Led by Kara Hume at the Frank Porter Graham Child Development Institute, the National Clearinghouse on Autism Evidence and Practice is a continually updated resource of evidence-based best practices and online instruction.
The new National Clearinghouse on Autism Evidence and Practice (NCAEP) at Frank Porter Graham Child Development Institute (FPG), a core component of the UNC Autism Research Center, has its first major donor. The Organization for Autism Research (OAR) has pledged a $25,000 matching gift in support of the new project to update the field on evidence-based practices for children and youth with autism and to expand free online instruction on these practices.
OAR executive director Michael V. Maloney said members of the organization’s board were most impressed by the potential of the clearinghouse to provide timely and high-quality reviews of autism research for a variety of consumers.
“Clearly, as the NCAEP evolves, it will offer ever-increasing benefit to the families, educators, clinicians, health care providers, and researchers that will access it,” said Maloney. “Most importantly, it will contribute to more effective, targeted intervention and treatment for individuals with autism.”
One in 68 children has been identified with autism, which incurs an additional average lifetime cost of $1.4-$2.4 million per diagnosis, depending on the level of severity. However, research suggests early diagnosis and effective interventions can reduce that cost by two-thirds.
FPG scientists spearheaded the field's last wide-ranging review of research for a seminal 2014 report. Experts screened 29,000 articles about autism to locate the soundest research on interventions for children from birth to age 22.
Families and practitioners have downloaded the report several thousand times, but FPG advanced research scientist Kara Hume, PhD, who directs the new clearinghouse, said this does not represent the report’s full impact on the field.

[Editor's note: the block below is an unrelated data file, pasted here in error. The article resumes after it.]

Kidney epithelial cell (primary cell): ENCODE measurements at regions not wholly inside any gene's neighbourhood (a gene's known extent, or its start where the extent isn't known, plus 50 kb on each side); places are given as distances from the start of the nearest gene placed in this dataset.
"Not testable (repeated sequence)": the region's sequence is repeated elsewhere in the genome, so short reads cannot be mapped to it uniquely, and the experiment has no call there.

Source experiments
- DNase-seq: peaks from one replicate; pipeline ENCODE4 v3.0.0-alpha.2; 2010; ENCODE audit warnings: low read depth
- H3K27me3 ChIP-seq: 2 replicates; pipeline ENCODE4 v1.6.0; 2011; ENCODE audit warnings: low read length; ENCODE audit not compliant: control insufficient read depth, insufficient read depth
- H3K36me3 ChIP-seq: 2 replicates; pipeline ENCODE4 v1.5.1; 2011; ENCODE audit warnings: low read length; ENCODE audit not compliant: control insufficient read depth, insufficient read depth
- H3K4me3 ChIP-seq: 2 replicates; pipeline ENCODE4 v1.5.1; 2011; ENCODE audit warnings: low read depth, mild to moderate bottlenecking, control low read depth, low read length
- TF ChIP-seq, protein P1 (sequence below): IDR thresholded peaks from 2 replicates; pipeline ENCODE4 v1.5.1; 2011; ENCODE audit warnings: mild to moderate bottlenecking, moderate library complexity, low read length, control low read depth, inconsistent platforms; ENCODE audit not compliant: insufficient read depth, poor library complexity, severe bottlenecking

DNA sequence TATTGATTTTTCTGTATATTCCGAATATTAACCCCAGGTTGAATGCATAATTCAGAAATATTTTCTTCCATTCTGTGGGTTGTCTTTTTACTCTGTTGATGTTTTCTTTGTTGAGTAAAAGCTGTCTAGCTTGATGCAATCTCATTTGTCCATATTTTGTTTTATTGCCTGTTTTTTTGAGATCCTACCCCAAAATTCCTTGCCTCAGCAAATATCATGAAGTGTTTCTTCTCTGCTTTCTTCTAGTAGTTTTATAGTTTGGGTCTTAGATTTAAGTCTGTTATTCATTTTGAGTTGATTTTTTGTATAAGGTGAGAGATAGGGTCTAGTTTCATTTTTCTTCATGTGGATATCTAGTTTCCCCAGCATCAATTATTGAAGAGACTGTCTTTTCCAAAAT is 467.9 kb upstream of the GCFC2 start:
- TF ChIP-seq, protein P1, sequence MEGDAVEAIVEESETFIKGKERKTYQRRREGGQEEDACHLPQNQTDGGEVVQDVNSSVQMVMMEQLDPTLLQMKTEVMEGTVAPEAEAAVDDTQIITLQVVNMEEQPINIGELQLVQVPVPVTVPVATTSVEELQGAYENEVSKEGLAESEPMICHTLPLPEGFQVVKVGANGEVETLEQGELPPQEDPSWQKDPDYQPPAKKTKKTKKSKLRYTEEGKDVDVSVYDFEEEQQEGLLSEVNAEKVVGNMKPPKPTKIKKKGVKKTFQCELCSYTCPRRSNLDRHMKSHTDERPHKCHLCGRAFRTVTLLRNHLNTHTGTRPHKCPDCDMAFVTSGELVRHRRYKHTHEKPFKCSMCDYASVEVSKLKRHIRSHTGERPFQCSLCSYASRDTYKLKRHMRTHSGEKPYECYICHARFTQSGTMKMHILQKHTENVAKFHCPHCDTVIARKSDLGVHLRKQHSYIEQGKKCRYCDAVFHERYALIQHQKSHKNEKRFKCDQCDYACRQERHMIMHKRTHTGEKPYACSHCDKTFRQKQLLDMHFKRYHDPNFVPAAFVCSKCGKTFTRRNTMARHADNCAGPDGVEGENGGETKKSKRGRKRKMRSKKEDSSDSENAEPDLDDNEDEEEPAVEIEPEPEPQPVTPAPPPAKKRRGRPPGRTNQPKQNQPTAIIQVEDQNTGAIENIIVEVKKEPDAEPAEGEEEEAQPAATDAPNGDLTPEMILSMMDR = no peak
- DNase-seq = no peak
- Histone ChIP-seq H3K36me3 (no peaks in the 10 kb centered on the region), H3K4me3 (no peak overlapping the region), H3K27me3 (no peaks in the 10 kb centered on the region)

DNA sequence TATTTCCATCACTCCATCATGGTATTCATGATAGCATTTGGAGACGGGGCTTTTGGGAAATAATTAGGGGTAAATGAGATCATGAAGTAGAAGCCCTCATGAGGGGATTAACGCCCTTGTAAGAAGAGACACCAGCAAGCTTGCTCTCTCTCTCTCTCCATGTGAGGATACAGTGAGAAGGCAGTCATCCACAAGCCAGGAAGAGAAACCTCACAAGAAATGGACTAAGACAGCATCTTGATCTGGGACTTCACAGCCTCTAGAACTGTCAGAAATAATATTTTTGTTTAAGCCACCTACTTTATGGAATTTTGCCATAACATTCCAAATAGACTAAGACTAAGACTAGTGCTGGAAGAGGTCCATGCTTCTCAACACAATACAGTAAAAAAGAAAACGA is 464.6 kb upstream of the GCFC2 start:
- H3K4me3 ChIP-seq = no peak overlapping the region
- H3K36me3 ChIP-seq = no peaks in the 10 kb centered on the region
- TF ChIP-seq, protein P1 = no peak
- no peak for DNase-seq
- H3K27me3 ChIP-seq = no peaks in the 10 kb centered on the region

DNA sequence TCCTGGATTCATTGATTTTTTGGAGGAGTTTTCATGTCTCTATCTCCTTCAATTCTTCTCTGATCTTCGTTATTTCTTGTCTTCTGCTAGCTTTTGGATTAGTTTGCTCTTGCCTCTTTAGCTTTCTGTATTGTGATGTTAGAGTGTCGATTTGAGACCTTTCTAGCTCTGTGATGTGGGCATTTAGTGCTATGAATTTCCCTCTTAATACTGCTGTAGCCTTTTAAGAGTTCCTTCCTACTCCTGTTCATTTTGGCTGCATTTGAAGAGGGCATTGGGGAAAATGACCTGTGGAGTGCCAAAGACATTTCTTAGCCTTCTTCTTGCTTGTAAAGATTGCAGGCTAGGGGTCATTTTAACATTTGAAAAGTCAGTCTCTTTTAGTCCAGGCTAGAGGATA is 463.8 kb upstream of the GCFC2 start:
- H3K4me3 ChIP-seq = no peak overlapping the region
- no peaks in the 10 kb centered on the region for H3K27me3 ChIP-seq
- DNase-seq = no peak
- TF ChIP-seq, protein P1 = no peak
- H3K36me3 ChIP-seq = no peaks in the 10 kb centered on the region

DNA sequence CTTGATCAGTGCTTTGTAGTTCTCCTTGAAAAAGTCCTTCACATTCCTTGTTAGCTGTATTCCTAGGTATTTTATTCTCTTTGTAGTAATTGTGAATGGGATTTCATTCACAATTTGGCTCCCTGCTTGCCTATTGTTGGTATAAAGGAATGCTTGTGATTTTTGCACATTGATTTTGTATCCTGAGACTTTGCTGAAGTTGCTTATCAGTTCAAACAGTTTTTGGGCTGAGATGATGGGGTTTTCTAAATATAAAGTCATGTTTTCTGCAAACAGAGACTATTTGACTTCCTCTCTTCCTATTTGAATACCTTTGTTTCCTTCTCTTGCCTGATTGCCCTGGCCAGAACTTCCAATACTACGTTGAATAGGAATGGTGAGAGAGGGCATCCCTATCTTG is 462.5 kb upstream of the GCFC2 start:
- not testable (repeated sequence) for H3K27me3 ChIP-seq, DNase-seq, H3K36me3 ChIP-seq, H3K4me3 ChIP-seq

“It has affected practice tremendously, especially through FPG’s free online instruction,” Hume explained. Based on the report’s findings, FPG created Autism Focused Intervention Resources and Modules (AFIRM) – user-friendly training for each evidence-based practice – and AFIRM has netted 4,000,000 page views in less than three years. People in 140 countries have used the training.
The FPG team’s report also helped guide North Carolina legislators who were drafting a new law to extend health care insurance to cover proven practices for use with people with autism.
Hume said that given the impact of the FPG autism team’s report and the AFIRM training, securing financial support for the new clearinghouse is essential. The project will provide ongoing updates of the most reliable evidence, she explained, and it will broaden the range of people with autism who can benefit from the latest science.
According to Hume, OAR’s support for the clearinghouse continues a long, collaborative history between FPG and one of the nation’s foremost organizations dedicated to applying research to help people with autism. Previous collaborations with OAR have included work on new research, resources, and curricula for the field.
“We don’t have full funding yet for the Clearinghouse,” Hume said. “But we’re fully committed to the project. This gift from OAR is absolutely crucial.”